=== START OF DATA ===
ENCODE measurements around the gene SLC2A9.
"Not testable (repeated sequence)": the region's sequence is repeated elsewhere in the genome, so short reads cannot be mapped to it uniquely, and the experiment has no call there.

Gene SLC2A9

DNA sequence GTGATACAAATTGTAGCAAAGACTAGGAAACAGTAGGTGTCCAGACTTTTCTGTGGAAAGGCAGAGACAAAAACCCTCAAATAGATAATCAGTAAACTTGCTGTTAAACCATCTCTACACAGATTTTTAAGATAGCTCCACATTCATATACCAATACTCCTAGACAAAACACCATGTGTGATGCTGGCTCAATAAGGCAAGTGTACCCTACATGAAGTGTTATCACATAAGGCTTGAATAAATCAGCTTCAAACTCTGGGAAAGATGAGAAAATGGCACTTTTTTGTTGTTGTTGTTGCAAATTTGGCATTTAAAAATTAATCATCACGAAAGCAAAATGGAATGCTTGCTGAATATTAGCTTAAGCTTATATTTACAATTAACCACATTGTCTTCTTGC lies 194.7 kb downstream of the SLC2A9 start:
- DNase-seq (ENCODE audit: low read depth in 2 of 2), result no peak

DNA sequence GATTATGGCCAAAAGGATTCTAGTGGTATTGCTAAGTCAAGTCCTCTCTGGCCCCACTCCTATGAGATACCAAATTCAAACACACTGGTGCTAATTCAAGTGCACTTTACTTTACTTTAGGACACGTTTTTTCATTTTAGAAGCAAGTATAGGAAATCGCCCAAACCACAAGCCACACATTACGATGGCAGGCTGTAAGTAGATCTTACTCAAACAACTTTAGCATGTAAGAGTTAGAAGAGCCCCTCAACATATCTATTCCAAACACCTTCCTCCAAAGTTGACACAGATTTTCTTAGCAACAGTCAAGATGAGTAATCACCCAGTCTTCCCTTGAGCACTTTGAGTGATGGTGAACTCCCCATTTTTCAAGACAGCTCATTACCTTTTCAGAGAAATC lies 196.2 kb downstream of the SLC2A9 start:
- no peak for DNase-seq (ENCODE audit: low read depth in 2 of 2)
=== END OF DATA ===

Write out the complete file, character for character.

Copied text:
ENCODE measurements around the gene SLC2A9.
"Not testable (repeated sequence)": the region's sequence is repeated elsewhere in the genome, so short reads cannot be mapped to it uniquely, and the experiment has no call there.

Gene SLC2A9

DNA sequence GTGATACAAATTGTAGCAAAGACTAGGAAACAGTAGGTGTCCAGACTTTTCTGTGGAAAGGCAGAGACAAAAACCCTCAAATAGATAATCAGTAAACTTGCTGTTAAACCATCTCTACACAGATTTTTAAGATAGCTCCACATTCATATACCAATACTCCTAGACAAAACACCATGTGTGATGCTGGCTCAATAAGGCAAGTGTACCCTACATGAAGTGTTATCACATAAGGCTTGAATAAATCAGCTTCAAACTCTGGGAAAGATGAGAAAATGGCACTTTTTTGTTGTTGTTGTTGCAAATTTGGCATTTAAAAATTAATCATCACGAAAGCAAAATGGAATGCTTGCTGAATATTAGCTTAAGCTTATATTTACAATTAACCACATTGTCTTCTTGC lies 194.7 kb downstream of the SLC2A9 start:
- DNase-seq (ENCODE audit: low read depth in 2 of 2), result no peak

DNA sequence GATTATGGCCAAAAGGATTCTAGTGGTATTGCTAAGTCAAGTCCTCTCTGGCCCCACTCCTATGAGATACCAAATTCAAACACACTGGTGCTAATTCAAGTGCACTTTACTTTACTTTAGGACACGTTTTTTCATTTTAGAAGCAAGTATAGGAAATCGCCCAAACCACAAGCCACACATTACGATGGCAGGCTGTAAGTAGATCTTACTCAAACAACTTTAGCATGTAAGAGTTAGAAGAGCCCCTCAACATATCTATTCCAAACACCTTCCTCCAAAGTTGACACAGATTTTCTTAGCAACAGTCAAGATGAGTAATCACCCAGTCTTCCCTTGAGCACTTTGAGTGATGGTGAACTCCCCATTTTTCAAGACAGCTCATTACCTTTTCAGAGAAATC lies 196.2 kb downstream of the SLC2A9 start:
- no peak for DNase-seq (ENCODE audit: low read depth in 2 of 2)